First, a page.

Based on Kōtarō Isaka’s novel Maria Beetle, Bullet Train is the latest release from director David Leitch. Leitch probably made his reputation in the business as the co-director of John Wick, though only Chad Stahelski was credited – hence why we say ‘reputation in the business’ rather than ‘with the public’. Since then, he has gone on to work on the Charlize Theron actioner Atomic Blonde, the sequel Deadpool 2, and the Fast and Furious spin-off Hobbs and Shaw. Results with all of these have been mixed, but he has marked himself out as adept with action, quick editing, and fast-talking characters.
Bullet Train is set on the eponymous train from Tokyo, with our key characters heading for Kyoto. With none of characters giving their real names, we are introduced to them largely by nicknames or codenames. Brad Pitt plays a hitman with the codename Ladybug, who is standing in for a fellow hitman who has called in sick. As he has had some time away from the job, he is being eased back with a small job to steal a valuable suitcase. That case is in the possession of Lemon and Tangerine (Brian Tyree Henry and Aaron Taylor-Johnson) a pair of London hitmen, ostensibly brothers, despite looking nothing alike.
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Lemon has a Thomas the Tank Engine obsession, though is otherwise a very everyday London criminal, while Tangerine is dripping in gold and calls to mind a used-car salesperson. They are just finishing the job of extracting the kidnapped son (Logan Lerman) of a Russian mob boss working in Japan (known as White Death – and, as with Pitt’s largely unseen female handler, Carver, the man Ladybug replaces on the job, and another passenger on the train employed by Pitt to take attention from him, we won’t spoil the identities of some big-name cameos).
Also on the train is the Prince (Joey King, dressed like an English schoolgirl) and the Father (Andrew Koji) – a man extorted onto the train by Prince, who has someone on his critically injured son. We also meet the Hornet (Zazie Beetz), an assassin who employs snake venom in her kills, and has attracted the attention of the Wolf (Benito A. Martínez Ocasio), a Mexican mob boss whose wife was killed by the Hornet on their wedding day. How these characters interact, why they are all on the train at the same time, why they want the case, why so many seemingly unconnected deaths are happening and who is pulling the strings are the main focuses of our story.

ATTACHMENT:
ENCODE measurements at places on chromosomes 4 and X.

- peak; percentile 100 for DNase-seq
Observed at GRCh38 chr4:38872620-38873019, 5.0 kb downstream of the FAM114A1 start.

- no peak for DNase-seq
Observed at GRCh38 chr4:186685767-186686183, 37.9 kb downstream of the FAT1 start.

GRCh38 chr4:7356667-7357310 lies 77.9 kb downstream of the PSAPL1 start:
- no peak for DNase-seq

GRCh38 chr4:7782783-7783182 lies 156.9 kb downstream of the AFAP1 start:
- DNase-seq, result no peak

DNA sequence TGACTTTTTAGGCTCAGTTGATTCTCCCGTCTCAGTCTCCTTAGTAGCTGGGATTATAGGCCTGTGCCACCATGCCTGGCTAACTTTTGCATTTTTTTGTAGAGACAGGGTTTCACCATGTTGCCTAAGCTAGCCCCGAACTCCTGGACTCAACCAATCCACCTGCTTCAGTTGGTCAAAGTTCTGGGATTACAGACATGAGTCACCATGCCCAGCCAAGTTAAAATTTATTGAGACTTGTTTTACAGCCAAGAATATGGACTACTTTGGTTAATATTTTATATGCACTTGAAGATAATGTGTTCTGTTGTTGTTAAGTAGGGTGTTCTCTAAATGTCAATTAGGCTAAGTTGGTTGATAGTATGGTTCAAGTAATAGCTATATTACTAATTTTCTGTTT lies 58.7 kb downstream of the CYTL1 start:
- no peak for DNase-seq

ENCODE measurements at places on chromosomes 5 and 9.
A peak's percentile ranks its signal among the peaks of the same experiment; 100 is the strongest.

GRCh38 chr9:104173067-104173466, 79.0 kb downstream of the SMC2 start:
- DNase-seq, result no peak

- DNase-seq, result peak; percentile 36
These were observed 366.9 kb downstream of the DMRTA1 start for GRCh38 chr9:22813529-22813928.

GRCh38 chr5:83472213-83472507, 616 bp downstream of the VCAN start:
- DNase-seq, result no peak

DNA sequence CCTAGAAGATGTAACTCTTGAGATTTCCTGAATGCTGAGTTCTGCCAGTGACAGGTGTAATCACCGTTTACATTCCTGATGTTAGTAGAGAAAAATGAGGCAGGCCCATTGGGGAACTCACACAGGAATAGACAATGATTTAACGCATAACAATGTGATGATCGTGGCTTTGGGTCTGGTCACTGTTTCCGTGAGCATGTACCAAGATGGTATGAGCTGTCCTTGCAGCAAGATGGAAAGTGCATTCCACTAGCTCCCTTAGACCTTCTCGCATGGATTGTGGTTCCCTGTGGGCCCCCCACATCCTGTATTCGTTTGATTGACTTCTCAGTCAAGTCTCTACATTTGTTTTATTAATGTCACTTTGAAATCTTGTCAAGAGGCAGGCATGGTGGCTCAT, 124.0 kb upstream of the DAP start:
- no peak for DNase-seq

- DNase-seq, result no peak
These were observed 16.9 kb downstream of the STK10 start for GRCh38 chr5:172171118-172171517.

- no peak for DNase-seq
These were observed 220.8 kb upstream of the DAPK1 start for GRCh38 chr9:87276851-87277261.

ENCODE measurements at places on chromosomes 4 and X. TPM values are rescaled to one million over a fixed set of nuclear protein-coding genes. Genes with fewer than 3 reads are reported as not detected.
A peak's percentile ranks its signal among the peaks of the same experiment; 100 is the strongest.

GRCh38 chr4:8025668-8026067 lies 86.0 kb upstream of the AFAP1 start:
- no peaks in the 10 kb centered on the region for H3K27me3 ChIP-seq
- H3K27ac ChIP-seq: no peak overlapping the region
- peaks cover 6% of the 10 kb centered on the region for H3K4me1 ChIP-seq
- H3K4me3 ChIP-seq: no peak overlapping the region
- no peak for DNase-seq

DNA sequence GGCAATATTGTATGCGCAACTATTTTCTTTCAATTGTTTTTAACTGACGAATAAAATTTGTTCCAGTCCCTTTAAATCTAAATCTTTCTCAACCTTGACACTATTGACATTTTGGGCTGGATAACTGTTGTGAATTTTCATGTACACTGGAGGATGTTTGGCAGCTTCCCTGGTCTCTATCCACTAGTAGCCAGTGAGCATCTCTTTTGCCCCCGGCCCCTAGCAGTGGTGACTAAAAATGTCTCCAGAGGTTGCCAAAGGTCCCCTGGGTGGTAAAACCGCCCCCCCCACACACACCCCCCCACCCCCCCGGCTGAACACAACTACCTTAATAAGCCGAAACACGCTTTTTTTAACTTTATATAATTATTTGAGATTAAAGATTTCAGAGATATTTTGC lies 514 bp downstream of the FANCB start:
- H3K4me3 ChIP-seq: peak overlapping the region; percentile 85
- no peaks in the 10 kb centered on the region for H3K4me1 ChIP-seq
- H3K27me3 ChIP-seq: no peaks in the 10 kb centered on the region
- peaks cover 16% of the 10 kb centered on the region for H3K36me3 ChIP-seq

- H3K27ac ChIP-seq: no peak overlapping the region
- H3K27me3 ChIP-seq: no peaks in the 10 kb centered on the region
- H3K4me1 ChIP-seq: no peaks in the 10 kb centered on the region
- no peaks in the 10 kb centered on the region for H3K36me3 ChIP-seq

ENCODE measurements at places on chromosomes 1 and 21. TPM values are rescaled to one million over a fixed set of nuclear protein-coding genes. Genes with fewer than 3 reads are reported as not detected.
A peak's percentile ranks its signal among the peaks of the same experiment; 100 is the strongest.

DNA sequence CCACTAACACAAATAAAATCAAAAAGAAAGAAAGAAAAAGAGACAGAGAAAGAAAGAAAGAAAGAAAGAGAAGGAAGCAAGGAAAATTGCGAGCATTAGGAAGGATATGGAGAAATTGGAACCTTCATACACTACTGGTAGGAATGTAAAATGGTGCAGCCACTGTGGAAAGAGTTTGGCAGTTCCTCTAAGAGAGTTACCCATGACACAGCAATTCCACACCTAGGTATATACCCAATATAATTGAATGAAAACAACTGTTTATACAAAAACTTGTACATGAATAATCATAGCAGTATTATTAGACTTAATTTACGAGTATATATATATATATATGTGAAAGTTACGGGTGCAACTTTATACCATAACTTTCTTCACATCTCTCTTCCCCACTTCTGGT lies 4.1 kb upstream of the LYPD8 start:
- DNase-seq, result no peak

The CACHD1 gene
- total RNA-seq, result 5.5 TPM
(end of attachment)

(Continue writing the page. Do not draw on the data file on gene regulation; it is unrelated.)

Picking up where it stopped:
Bullet Train walks a fine line between comedy and drama. All of our main characters are competent, but possibly we could describe them as disorganised at times. As the train represents the end of the mission for some of them, it is fair to say that some have let down their guard – in fact, the action starts with Lemon finding the case stolen, as he had stored it with the other luggage, rather than keep it about his person. This leads to plenty of great dialogue, as he argues with his brother over his mistake and, as things start to go wrong, characters are forced to improvise in often hilarious ways.
This is all set against the background of Japanese society, and a people versed in good manners. As such, events occur on a train where behaviour matters. With this in mind, a vicious fight in a quiet carriage, with protagonists trying desperately not to make any noise as they go at each other is a genuine highlight in a film that has many of them.
There are negatives; the decision to go with nicknames only is distancing. Although employed well in films such as Reservoir Dogs, we end up not really feeling anything for any of these people. A man’s son lays critically injured in a hospital, and his murder could be ordered at any time – just do not expect to care particularly.
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The film is also a little too long, at around 126 minutes, and feels like it is heading to natural conclusion around 25 minutes earlier. Although the ending is satisfying, there were a few minutes where it was necessary to reengage with a work that we were expecting to be leaving much time earlier.
That said, Bullet Train is a fast, fun, funny work, sporting excellent action, given its confined environment. Although a light confection that will be forgotten in time, it is a genuine enjoyable time, with not one weak link in the cast, and supported by stylish editing and a great soundtrack.
Bullet Train is out now in cinemas.